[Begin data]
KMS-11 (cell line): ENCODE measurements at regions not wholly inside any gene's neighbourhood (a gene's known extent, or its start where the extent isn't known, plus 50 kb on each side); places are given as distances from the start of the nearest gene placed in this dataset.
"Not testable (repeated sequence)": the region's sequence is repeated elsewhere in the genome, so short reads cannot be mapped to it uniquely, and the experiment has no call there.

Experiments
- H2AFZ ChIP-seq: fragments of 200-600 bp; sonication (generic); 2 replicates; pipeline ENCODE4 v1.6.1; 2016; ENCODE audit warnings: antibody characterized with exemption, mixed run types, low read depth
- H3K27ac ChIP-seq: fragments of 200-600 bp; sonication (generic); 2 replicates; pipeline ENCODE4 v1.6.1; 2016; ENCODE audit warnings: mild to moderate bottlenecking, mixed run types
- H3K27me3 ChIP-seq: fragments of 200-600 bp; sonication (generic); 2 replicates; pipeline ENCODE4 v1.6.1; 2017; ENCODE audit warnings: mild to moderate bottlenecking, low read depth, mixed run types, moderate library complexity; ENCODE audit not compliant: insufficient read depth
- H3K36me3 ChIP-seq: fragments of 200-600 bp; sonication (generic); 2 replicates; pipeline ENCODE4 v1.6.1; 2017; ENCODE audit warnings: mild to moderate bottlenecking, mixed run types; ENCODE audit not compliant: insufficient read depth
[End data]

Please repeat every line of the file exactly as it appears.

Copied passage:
KMS-11 (cell line): ENCODE measurements at regions not wholly inside any gene's neighbourhood (a gene's known extent, or its start where the extent isn't known, plus 50 kb on each side); places are given as distances from the start of the nearest gene placed in this dataset.
"Not testable (repeated sequence)": the region's sequence is repeated elsewhere in the genome, so short reads cannot be mapped to it uniquely, and the experiment has no call there.

Experiments
- H2AFZ ChIP-seq: fragments of 200-600 bp; sonication (generic); 2 replicates; pipeline ENCODE4 v1.6.1; 2016; ENCODE audit warnings: antibody characterized with exemption, mixed run types, low read depth
- H3K27ac ChIP-seq: fragments of 200-600 bp; sonication (generic); 2 replicates; pipeline ENCODE4 v1.6.1; 2016; ENCODE audit warnings: mild to moderate bottlenecking, mixed run types
- H3K27me3 ChIP-seq: fragments of 200-600 bp; sonication (generic); 2 replicates; pipeline ENCODE4 v1.6.1; 2017; ENCODE audit warnings: mild to moderate bottlenecking, low read depth, mixed run types, moderate library complexity; ENCODE audit not compliant: insufficient read depth
- H3K36me3 ChIP-seq: fragments of 200-600 bp; sonication (generic); 2 replicates; pipeline ENCODE4 v1.6.1; 2017; ENCODE audit warnings: mild to moderate bottlenecking, mixed run types; ENCODE audit not compliant: insufficient read depth